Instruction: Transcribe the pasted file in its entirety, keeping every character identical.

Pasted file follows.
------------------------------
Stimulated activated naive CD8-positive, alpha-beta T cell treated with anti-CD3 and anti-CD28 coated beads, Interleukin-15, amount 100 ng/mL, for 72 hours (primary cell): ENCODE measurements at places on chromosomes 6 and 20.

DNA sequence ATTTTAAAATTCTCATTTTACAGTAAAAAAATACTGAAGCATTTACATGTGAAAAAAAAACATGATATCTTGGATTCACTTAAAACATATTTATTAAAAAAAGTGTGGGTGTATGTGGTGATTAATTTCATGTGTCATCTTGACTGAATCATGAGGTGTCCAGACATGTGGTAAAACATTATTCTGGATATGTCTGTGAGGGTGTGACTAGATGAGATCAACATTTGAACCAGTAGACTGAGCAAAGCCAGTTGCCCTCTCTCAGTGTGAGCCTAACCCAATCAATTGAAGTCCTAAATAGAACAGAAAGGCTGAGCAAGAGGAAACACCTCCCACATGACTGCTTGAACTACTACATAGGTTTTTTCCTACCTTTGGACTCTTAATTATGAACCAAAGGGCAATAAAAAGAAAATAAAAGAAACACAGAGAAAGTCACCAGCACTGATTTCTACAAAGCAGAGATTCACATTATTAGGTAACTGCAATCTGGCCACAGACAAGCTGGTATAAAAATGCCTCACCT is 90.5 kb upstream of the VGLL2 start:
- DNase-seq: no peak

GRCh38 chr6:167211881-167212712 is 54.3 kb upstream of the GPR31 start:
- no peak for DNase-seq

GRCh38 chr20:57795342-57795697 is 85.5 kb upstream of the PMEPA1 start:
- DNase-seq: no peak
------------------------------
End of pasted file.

Stimulated activated naive CD8-positive, alpha-beta T cell treated with anti-CD3 and anti-CD28 coated beads, Interleukin-15, amount 100 ng/mL, for 72 hours (primary cell): ENCODE measurements at places on chromosomes 6 and 20.

DNA sequence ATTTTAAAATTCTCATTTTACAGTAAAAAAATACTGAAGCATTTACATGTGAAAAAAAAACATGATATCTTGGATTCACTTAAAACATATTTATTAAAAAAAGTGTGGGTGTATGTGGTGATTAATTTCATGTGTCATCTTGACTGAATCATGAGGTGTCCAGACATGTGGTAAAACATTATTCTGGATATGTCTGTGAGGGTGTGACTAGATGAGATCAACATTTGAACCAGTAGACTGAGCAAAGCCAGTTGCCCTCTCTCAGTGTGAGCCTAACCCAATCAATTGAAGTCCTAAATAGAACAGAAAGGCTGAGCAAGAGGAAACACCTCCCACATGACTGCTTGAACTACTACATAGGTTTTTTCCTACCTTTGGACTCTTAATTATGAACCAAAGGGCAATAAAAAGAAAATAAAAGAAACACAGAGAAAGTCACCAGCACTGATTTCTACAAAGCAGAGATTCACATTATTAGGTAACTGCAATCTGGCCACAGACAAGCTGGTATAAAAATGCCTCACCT is 90.5 kb upstream of the VGLL2 start:
- DNase-seq: no peak

GRCh38 chr6:167211881-167212712 is 54.3 kb upstream of the GPR31 start:
- no peak for DNase-seq

GRCh38 chr20:57795342-57795697 is 85.5 kb upstream of the PMEPA1 start:
- DNase-seq: no peak